Yet, like many others who assumed the mantle of MSP leadership, LaPine’s career had humble beginnings. Her first position was a secretary in the Department of Pediatrics at the University of Michigan. “When my boss advanced to becoming the first Chief of Clinical Affairs, I went with him,” she recalls. There, she delved into the credentialing process. “Even though physicians were employed by the medical school, they had to go through credentialing to work in the hospital,” she says. “That was quite controversial, and I was not popular.”
Finding Her People
While LaPine initially felt alone, she soon discovered Michigan Association Medical Staff Services. “I didn’t know there were other people out there in the world,” she says. Her first NAMSS conference in Las Vegas was an eye-opener. “I was so in awe of the concept of a thousand people coming together doing the same kind of work, and who are communicating and networking,” she remembers. She was also awestruck by those in leadership who spoke comfortably from the stage. “Little did I know that this would later be my path.”Her experience at that NAMSS conference spurred LaPine to become more involved. At the time, NAMSS was developing certification programs. One thing led to another, and eventually LaPine chaired the NAMSS Certification Board from 2003 to 2006. She recalls conducting an exam review and attending a talk at the National Organization for Competency Assurance. “I listened to a speaker describe the process of designing a certification program for crane operators based on a job task analysis,” she says. She found the idea of analyzing skill sets needed to be successful in your job compelling, and spearheaded conducting a job task analysis for MSPs. Out of that grew the original CPMSM certification.
In 2007, LaPine became president of the organization. During her tenure, NAMSS changed both management companies and executive directors. LaPine remembers that one of the organization’s growing pains was the transition from volunteer conference staff to the management company’s conference staff. “It was really hard to step away from the hands-on work that we did so well,” she says. “NAMSS lost some of its personality when we no longer got to talk to people as they registered.”
Nonetheless, her involvement in NAMSS was truly rewarding. “Being part of NAMSS was such a wonderful experience,” she says. “It’s incredible to have such an organization supporting our work.”
Ramping Up Her CareerWhile LaPine was moving through the ranks of NAMSS, she was also ramping up her career. She moved from the University of Michigan to become the medical staff coordinator at nearby St. Joseph Mercy Health System. “Moving from an academic to community setting gave me a different feel for physicians,” she says. “In academia, it’s publish or perish, while the community setting emphasizes being patient-friendly – which was more comfortable for me.”
Always one to step through doors of opportunity, LaPine tried her hand at being a pharmaceutical representative. “It was an eye-opener for me, and I only lasted four months,” she recalls with a chuckle. From there, LaPine turned her focus to the world of physician organizations, where she was able to achieve exceptional reimbursement rates from insurance companies. Once the healthcare industry’s reimbursement framework shifted to unsustainable capitation rates, however, she moved back to St. Joseph Mercy Health Systems.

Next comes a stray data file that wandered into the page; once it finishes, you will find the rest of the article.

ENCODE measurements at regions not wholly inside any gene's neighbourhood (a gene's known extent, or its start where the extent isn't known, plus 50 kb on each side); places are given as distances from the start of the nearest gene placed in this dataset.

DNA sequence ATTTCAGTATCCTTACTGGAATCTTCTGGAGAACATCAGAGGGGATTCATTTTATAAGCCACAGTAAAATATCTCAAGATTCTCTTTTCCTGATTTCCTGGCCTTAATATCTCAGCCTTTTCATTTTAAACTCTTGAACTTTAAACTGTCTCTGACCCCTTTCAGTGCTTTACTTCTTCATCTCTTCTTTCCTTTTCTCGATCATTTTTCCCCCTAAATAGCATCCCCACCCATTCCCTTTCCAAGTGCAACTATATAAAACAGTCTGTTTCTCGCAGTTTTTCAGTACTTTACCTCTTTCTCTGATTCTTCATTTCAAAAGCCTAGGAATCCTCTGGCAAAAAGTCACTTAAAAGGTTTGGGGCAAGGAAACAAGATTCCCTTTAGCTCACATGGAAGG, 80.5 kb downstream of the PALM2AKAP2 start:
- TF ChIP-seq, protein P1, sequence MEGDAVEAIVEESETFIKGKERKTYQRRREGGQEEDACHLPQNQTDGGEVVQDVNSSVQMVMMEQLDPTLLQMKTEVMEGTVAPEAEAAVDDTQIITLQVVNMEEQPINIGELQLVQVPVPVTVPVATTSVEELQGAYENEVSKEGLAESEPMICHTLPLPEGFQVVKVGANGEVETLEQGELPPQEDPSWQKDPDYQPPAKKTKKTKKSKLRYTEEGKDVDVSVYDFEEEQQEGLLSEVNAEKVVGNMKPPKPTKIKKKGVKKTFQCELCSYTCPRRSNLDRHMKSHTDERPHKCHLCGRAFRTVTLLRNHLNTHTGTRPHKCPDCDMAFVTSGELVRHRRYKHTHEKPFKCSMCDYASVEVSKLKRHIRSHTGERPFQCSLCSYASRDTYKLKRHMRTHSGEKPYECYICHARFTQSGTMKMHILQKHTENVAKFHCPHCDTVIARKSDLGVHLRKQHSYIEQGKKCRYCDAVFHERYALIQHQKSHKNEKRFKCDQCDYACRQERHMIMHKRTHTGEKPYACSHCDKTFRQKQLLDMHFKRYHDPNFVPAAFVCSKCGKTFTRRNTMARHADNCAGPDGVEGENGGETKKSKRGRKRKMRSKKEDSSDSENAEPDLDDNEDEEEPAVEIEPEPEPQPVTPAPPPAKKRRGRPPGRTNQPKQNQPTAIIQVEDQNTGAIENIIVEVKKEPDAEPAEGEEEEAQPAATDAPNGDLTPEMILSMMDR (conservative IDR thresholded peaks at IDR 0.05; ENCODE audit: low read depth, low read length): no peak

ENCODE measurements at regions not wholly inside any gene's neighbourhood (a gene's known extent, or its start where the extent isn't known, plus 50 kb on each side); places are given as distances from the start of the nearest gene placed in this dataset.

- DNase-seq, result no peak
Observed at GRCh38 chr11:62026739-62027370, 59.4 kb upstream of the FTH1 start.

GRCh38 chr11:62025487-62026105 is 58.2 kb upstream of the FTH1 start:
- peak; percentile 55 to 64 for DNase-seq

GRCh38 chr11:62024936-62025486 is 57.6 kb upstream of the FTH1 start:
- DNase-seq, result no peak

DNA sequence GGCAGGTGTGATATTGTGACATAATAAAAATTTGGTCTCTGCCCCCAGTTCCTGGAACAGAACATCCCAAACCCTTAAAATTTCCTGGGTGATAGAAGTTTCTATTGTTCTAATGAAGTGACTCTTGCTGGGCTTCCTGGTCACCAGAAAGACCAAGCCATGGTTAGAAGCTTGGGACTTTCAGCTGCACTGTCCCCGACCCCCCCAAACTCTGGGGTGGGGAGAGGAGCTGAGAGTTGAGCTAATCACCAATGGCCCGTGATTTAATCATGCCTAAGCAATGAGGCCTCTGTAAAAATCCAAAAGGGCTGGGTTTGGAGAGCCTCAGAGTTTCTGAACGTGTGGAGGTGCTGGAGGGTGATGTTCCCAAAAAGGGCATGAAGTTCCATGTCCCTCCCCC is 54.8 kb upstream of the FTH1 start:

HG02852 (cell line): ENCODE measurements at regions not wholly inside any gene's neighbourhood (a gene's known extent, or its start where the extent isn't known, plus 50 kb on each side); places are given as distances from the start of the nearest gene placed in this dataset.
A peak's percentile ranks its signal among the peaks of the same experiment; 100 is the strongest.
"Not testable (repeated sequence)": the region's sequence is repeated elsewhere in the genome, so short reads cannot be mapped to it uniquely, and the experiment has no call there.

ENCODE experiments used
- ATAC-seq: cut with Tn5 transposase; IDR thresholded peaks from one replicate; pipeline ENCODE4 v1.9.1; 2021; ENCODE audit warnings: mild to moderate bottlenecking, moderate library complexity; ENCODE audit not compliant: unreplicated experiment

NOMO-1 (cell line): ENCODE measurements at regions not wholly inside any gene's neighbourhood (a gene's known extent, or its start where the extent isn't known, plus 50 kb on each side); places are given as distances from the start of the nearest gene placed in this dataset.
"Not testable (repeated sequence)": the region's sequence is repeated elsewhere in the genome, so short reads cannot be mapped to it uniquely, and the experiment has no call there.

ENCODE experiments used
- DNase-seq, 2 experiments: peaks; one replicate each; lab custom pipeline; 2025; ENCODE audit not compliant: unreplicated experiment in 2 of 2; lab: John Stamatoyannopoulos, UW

From there, LaPine made the leap to the corporate office of Trinity Health, where she was director of medical staff services for 49 hospitals. “The first year, I thought I’d lost my mind,” she says. “I had all of the responsibility and none of the authority, plus everyone thought I was a traitor because I’d gone to the corporate world.”
LaPine shrugged off the doubters and made her mark by accomplishing projects such as standardizing bylaws across the system and developing criteria to measure competence in specific privileges. “While many hospitals didn’t want to lose their independence, there was no need to reinvent the wheel,” she says. “Providing templates and allowing them to choose the best fit was such a big help to all of those 49 hospitals.”
When Trinity Health merged with another healthcare system in Chicago, the result was 7,000 duplicate positions – including LaPine’s. “Since I was living in Florida at the time, it made sense that my position could be eliminated,” she says. Reflecting on her career, LaPine says, “Truly, I loved the job and the work that we did, and especially the role that we played in patient safety.”
Enjoying Her RetirementIn retrospect, LaPine wonders how she managed to hold down a full-time job while accomplishing so much on behalf of the profession. She bestows much of the credit on her husband, Mike, and her two children. “The support of my family through my State and NAMSS involvement was very helpful,” she says. “I couldn’t have done it without that support.”
Today, LaPine’s life is filled with hobbies and volunteering. She works with Dolls from the Heart to make 100 to 200 dolls each month for hospitalized children and seniors with Alzheimer’s disease. At the start of the pandemic, she sewed 300 masks for Shriners Healthcare. In between, she manages to fit in quilting, reading, board games, water walking, and educational enrichment. “I’m an avid learner, a perpetual student,” LaPine says.
Education is something she wishes she would have emphasized earlier in her life, having achieved her bachelor’s and master’s degrees while working full-time. “I would have done it differently if I’d had the opportunity and the courage,” she says. LaPine eventually realized that education was key to her success. “I discovered that, if I’m working with highly educated people and want to be recognized, I need to step up my game, too.”